What technological solutions can be given to law enforcement to help them handle the volume of referrals they are getting daily? How can they easily triage the information they are receiving to determine which cases are a priority?
Reports of child sexual abuse material (CSAM) have dramatically increased over the years and is still growing. The National Center for Missing and Exploited Children has received over 80 million reports regarding the exploitation of children that resolve globally. The internet has made it easy for abusers to create images and videos and to share these files with other abusers. This in turn perpetuates the abuse and retraumatizes the child each time that image or video is shared. Offenders are getting more and more technically savvy in hiding their identities online and hiding the identifies of the victims.
Around the world many countries have hotlines that allow citizens to make reports regarding websites that contain CSAM. Help create a reporting mechanism that allows citizens of India and victims to easily submit reports that can be taken and forwarded onto law enforcement for investigation or notify ISP’s of this material, so it can be taken down.
3. Integrated Recourse for Cybercrime Victims
Description: Technology has played an important role in transforming lives by providing digital authentication, facilitating digital payments and extending the service to citizens through digital means. Banking, communication, government services, ecommerce etc. is available on the fingertips and, in event of a disruption, can lead to national chaos or disrupt our personal life. Due to the nature of cyber (or technology) integration in our life and work, it is important that citizen support should be all encompassing and be available through a single channel. The challenge here is to facilitate citizens at different levels for reporting any incident related to Digital Payment through a single channel preferably through an app or website. The solution should be capable of advising remedial actions. Solution shall carry out historical analysis based on the incidents reported to it and generate regular advisories to its users. It shall also provide correct and updated contact details for reporting incidents to Regulatory Authorities/Law Enforcement Authorities, if required all necessary communication may also be initiated through app/website only on behalf of the user (one stop shop for all complaints related to digital payments). This will not only help citizens but also it will emerge as a central helpline for all incidents related to Digital Payments regardless of industry/sector.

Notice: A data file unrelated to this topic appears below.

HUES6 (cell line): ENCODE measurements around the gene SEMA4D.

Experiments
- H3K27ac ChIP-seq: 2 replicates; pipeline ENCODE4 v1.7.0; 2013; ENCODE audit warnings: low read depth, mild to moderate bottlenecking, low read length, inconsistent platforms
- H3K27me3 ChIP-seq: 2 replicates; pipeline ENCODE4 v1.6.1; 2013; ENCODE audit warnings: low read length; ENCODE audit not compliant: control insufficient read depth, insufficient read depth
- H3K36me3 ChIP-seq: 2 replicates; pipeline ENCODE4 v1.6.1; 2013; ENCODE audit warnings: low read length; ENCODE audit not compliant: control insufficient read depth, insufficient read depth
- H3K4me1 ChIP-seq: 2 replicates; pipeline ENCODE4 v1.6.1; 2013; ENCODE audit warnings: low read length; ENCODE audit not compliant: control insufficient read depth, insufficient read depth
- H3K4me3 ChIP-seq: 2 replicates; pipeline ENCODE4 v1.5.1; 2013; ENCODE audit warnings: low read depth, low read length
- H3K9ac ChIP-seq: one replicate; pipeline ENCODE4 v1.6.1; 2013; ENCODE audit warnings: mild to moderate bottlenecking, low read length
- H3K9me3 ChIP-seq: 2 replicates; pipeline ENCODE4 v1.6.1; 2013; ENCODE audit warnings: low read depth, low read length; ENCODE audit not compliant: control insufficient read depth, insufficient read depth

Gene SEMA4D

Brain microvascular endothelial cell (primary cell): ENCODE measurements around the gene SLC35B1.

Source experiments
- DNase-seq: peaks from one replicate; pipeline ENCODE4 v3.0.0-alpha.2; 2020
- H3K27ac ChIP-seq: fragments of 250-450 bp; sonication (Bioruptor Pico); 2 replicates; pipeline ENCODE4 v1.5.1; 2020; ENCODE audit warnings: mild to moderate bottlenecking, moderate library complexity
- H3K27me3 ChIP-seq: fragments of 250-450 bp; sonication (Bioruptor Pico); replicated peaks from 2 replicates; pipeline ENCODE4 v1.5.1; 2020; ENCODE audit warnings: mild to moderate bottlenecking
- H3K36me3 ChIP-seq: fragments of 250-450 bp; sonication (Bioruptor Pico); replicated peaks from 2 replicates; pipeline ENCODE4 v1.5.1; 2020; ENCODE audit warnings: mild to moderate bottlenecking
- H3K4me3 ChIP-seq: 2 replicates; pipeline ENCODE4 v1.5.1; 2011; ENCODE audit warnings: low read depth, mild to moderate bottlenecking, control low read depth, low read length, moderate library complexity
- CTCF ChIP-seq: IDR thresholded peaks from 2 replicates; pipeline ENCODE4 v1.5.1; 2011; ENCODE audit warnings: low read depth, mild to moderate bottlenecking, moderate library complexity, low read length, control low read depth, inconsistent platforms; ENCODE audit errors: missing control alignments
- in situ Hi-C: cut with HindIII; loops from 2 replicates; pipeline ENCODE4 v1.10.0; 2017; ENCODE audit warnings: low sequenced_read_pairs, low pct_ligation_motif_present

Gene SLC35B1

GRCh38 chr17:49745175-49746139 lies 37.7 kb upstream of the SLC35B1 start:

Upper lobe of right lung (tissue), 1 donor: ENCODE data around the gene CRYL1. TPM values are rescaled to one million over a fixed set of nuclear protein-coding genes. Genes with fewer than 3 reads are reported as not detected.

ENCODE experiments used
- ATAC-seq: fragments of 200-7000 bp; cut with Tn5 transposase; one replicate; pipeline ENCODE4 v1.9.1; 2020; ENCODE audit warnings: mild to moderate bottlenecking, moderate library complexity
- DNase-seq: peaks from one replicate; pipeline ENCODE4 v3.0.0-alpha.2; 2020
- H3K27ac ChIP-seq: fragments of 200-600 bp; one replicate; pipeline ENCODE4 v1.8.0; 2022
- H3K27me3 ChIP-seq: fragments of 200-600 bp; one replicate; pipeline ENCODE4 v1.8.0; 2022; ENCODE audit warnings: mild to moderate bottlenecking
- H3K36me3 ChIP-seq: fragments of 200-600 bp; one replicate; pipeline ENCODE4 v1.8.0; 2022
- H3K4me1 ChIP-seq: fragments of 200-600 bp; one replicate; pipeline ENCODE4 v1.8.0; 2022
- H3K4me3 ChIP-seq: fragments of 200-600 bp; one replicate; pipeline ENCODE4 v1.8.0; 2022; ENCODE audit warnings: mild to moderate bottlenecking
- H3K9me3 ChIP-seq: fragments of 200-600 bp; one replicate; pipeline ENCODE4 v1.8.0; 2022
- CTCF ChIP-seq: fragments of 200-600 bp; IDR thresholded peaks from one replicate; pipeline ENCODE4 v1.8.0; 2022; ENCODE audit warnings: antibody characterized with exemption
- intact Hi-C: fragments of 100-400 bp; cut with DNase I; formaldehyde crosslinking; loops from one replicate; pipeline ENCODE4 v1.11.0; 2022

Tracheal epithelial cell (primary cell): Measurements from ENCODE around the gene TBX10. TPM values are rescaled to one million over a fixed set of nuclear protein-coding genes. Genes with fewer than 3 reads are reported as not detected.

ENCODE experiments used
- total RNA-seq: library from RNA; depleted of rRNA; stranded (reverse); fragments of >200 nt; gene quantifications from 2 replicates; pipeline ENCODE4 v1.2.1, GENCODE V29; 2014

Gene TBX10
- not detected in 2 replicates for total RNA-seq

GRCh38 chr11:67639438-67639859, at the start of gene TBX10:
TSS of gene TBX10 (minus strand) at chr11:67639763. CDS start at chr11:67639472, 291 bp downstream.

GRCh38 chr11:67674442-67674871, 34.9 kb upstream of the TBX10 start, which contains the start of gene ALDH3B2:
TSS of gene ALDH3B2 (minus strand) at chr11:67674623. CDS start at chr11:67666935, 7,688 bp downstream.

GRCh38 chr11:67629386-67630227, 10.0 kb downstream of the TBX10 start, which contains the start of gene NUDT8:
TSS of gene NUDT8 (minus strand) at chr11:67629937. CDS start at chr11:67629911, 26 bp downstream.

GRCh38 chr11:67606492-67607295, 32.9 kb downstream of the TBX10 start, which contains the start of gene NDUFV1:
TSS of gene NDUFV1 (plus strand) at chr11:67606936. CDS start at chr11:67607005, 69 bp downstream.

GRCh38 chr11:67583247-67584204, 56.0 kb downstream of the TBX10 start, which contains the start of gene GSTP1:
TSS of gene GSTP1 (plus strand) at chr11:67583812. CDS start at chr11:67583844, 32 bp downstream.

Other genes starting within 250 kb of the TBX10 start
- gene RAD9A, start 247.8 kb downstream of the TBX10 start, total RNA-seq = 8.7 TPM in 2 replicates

4. Stalker ware:
Description: Stalker ware is (primarily mobile) spyware that is often used in abusive relationships by partners or ex-partners to exert power and control over survivors. It allows an abuser to remotely monitor activity on the phone, including message content and browsing activity, and track the phone’s location, often in real time, activity that is tremendously invasive and causes significant psychological trauma. Though technically not very different from malware, traditional anti-malware techniques are not suitable due to the power and control dynamics in abusive relationships. For example, a survivor may not want to remove stalker ware because it may alert the abuser and that could result in the escalation of the abuse. What technical or non-technical solutions (or a combination thereof) can be implemented to limit the harm caused by stalker ware while keeping abuse victims safe?
5. Intimate Partner Violence Threat Model:
Description: Intimate Partner Violence (IPV, sometimes referred to as domestic violence) is an age-old problem that persists around the world. Technology has given abusers extra abilities they did not have in the past and would allow them to spy on an (ex-) partner’s phone or remotely control Internet-connected devices (like lights or locks) in their house. Though technologists are aware of security threats, they often do not consider threats posed by an intimate (ex-)partner when designing, testing, or deploying products and services. Unlike a typical cybercriminal, abusers are often in physical proximity to their target and may know enough information about them to access their accounts or circumvent security controls. What can we do to make technologists consider this particular and important threat when developing software and devices? You might also like to consider image-based abuse.